Monday, January 23, 2012
Cousin Mattie: The International Day of Mourning and Memory
Cousin Mattie scared me, not because of who she was, but because of what she represented. By the time that the whispers of her existence reached me, I knew I was different. I didn't have a name for it and it would be some blessed years before I first heard 'faggot' and 'gearbox' and 'homo'. The naming of my difference, apparently, was done by those who hated it. All I knew was that deep down inside me there was housed difference. It doesn't take children long to learn that difference is to be feared, to be beaten and to be bullied. I see all these advertisements about bullying on television and, though I applaud the effort and intent, I always feel that the message is always written by those who once bullied never by those who experienced it. Difference, at an early age, came to mean separate. That, I had learned before the whispers of Cousin Mattie. That, I hed learned early and well. I began building an inner home of safety with tiny baby fingers in which Lego blocks looked huge.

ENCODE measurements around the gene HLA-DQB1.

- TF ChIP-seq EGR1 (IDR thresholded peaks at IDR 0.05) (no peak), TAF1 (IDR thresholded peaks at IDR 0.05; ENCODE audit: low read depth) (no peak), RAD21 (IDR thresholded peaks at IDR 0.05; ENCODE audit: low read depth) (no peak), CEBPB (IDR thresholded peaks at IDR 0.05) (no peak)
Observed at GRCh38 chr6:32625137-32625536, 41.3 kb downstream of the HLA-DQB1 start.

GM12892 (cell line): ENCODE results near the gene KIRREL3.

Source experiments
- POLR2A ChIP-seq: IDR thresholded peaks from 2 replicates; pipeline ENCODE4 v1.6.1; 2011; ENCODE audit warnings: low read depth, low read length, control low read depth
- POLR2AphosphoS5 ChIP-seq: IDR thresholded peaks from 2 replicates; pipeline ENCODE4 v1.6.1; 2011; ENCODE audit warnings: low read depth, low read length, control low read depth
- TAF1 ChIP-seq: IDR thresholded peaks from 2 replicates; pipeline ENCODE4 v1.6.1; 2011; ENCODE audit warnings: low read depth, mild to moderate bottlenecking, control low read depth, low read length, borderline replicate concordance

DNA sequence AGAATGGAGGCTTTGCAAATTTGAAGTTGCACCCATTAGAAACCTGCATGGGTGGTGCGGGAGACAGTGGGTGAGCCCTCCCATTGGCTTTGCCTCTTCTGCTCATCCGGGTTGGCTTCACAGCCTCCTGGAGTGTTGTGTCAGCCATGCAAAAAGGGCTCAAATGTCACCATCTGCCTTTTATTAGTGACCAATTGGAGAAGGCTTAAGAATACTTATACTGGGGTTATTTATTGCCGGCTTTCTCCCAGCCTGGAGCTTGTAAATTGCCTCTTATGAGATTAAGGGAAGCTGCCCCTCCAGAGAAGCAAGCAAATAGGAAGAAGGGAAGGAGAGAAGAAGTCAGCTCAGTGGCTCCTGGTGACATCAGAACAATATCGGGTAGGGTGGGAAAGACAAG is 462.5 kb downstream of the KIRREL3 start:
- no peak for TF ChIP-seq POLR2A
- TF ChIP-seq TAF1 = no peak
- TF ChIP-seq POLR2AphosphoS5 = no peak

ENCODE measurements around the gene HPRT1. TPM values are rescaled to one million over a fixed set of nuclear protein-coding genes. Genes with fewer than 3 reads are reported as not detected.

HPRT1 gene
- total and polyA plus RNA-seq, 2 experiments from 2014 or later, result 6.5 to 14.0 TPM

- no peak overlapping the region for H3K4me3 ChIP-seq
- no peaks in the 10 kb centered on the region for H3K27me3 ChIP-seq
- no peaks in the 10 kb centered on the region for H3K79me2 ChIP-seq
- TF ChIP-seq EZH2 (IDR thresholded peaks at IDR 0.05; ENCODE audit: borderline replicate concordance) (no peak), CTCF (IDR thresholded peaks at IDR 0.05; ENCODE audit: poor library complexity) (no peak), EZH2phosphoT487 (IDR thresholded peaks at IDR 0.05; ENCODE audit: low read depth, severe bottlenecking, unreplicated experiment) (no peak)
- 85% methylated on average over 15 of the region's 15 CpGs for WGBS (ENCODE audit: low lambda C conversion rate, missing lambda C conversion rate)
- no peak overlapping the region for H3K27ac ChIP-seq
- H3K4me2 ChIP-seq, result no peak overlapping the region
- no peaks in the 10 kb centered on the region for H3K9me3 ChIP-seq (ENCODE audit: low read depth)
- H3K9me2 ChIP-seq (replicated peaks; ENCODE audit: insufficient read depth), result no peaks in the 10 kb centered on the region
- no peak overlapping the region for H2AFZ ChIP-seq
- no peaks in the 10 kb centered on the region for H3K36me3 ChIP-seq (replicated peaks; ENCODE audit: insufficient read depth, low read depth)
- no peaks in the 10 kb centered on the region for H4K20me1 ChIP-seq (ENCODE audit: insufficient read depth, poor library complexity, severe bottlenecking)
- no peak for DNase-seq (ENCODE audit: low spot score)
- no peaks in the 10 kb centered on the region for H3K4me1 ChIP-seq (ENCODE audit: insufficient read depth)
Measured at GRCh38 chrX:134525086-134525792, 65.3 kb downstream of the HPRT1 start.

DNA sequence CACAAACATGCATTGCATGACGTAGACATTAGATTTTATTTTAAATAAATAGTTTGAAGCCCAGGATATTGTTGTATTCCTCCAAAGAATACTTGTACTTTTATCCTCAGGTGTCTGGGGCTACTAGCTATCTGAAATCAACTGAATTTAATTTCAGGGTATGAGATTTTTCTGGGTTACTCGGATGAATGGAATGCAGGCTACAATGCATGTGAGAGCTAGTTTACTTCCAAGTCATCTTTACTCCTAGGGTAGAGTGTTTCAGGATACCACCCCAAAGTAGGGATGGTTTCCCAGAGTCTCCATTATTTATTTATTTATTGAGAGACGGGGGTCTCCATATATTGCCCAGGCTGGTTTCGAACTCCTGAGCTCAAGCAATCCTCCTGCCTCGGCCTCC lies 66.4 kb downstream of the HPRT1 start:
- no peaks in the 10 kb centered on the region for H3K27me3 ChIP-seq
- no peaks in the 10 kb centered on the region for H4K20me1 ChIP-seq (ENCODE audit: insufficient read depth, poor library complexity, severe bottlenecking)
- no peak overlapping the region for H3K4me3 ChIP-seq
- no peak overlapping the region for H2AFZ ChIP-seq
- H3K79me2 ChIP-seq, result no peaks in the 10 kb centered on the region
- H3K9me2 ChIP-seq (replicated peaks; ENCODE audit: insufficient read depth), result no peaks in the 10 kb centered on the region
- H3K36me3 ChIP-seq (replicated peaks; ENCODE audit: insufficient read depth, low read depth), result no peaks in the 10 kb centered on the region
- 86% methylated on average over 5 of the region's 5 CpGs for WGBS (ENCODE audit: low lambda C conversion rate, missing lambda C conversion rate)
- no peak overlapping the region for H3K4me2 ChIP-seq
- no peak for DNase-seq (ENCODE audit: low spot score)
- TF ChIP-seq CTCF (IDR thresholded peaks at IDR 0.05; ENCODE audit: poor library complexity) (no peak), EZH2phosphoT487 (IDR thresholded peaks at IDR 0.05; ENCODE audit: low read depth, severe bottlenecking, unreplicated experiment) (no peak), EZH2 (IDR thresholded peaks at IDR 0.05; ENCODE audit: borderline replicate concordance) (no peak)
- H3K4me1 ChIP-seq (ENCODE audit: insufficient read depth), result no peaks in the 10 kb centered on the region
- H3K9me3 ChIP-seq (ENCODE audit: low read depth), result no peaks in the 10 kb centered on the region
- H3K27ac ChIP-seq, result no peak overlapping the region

Though I couldn't name my difference, I could fear it. I feared what it meant, not as a descriptor but as a predictor. I knew that this nameless difference would mean loss and hatred and even violence. Cousin Mattie had a nameless difference too. She was spoken about in whispers. She was part of a conversation that adults had with adults. Cousin Mattie was only spoken about when we, children, were sent outside to play. I never saw Cousin Mattie. I never met her. Even so, her absence made her very present at family events. There was someone who's name had the power to silence conversation, who's name had the power to freeze adults to the spot, who's name had the ultimate power of shaming. Cousin Mattie lived elsewhere but her hand manage to grip the soul of my family.
As I grew older and brasher, I learned only that Cousin Mattie was 'slow'. I don't think the 'r word' was used to describe her. When it became clear to me that Cousin Mattie had been cast out for her difference, the realization rang a bell in me that has still not stopped sounding. Selfishly, I understood her as a warning, not as a person. I thought, then, little of where she was or what was happening to her, I thought only of me - and my difference. I looked at the faces of Aunts and Uncles, of Grandmothers and Grandfathers and, of course, Parents ... and knew, deep down, that I was already cast away. That I was loved, conditionally, that I was loved for the 'David worn' for public view, not the 'David lived' in private.